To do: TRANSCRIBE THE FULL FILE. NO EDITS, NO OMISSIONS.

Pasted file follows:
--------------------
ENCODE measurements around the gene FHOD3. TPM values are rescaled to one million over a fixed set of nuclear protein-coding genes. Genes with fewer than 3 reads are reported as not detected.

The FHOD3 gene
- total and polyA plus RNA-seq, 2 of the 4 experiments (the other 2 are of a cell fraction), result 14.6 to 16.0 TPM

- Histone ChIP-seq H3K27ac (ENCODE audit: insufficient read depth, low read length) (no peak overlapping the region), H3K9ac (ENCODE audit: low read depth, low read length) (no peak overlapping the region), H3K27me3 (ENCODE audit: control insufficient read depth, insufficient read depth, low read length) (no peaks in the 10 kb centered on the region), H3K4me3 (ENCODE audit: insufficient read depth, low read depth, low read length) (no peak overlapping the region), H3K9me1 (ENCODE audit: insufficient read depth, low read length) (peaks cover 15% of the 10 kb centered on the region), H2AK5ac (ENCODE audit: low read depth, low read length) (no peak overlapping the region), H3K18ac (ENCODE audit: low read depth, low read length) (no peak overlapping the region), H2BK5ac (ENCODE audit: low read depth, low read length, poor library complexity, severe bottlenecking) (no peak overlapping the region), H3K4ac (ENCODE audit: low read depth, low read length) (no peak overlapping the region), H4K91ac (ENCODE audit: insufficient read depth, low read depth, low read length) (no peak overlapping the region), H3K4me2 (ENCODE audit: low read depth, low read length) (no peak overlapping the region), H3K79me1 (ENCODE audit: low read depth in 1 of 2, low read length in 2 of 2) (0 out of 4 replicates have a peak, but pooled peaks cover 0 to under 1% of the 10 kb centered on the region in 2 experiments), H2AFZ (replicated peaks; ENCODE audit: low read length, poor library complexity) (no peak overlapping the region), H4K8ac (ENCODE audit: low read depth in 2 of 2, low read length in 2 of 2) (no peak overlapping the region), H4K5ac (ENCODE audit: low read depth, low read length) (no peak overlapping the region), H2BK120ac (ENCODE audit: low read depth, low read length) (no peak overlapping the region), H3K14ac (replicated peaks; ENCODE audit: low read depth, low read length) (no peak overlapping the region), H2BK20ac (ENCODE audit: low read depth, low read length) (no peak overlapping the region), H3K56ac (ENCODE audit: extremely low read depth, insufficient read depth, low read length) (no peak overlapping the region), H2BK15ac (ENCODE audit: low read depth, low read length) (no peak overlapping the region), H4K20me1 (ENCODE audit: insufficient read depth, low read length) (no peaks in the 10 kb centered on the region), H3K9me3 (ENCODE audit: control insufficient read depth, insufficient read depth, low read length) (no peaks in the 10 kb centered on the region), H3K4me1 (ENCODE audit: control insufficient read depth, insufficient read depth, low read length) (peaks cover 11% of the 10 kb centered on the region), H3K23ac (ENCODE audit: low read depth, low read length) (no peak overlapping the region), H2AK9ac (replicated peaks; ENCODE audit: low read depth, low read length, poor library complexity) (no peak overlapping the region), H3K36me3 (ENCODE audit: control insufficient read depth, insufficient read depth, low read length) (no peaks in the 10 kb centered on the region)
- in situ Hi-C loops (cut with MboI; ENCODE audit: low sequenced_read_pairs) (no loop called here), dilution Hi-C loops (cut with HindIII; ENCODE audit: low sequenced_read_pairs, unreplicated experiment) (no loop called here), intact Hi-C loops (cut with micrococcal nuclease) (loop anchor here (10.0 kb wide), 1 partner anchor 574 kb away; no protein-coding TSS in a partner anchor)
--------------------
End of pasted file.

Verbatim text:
ENCODE measurements around the gene FHOD3. TPM values are rescaled to one million over a fixed set of nuclear protein-coding genes. Genes with fewer than 3 reads are reported as not detected.

The FHOD3 gene
- total and polyA plus RNA-seq, 2 of the 4 experiments (the other 2 are of a cell fraction), result 14.6 to 16.0 TPM

- Histone ChIP-seq H3K27ac (ENCODE audit: insufficient read depth, low read length) (no peak overlapping the region), H3K9ac (ENCODE audit: low read depth, low read length) (no peak overlapping the region), H3K27me3 (ENCODE audit: control insufficient read depth, insufficient read depth, low read length) (no peaks in the 10 kb centered on the region), H3K4me3 (ENCODE audit: insufficient read depth, low read depth, low read length) (no peak overlapping the region), H3K9me1 (ENCODE audit: insufficient read depth, low read length) (peaks cover 15% of the 10 kb centered on the region), H2AK5ac (ENCODE audit: low read depth, low read length) (no peak overlapping the region), H3K18ac (ENCODE audit: low read depth, low read length) (no peak overlapping the region), H2BK5ac (ENCODE audit: low read depth, low read length, poor library complexity, severe bottlenecking) (no peak overlapping the region), H3K4ac (ENCODE audit: low read depth, low read length) (no peak overlapping the region), H4K91ac (ENCODE audit: insufficient read depth, low read depth, low read length) (no peak overlapping the region), H3K4me2 (ENCODE audit: low read depth, low read length) (no peak overlapping the region), H3K79me1 (ENCODE audit: low read depth in 1 of 2, low read length in 2 of 2) (0 out of 4 replicates have a peak, but pooled peaks cover 0 to under 1% of the 10 kb centered on the region in 2 experiments), H2AFZ (replicated peaks; ENCODE audit: low read length, poor library complexity) (no peak overlapping the region), H4K8ac (ENCODE audit: low read depth in 2 of 2, low read length in 2 of 2) (no peak overlapping the region), H4K5ac (ENCODE audit: low read depth, low read length) (no peak overlapping the region), H2BK120ac (ENCODE audit: low read depth, low read length) (no peak overlapping the region), H3K14ac (replicated peaks; ENCODE audit: low read depth, low read length) (no peak overlapping the region), H2BK20ac (ENCODE audit: low read depth, low read length) (no peak overlapping the region), H3K56ac (ENCODE audit: extremely low read depth, insufficient read depth, low read length) (no peak overlapping the region), H2BK15ac (ENCODE audit: low read depth, low read length) (no peak overlapping the region), H4K20me1 (ENCODE audit: insufficient read depth, low read length) (no peaks in the 10 kb centered on the region), H3K9me3 (ENCODE audit: control insufficient read depth, insufficient read depth, low read length) (no peaks in the 10 kb centered on the region), H3K4me1 (ENCODE audit: control insufficient read depth, insufficient read depth, low read length) (peaks cover 11% of the 10 kb centered on the region), H3K23ac (ENCODE audit: low read depth, low read length) (no peak overlapping the region), H2AK9ac (replicated peaks; ENCODE audit: low read depth, low read length, poor library complexity) (no peak overlapping the region), H3K36me3 (ENCODE audit: control insufficient read depth, insufficient read depth, low read length) (no peaks in the 10 kb centered on the region)
- in situ Hi-C loops (cut with MboI; ENCODE audit: low sequenced_read_pairs) (no loop called here), dilution Hi-C loops (cut with HindIII; ENCODE audit: low sequenced_read_pairs, unreplicated experiment) (no loop called here), intact Hi-C loops (cut with micrococcal nuclease) (loop anchor here (10.0 kb wide), 1 partner anchor 574 kb away; no protein-coding TSS in a partner anchor)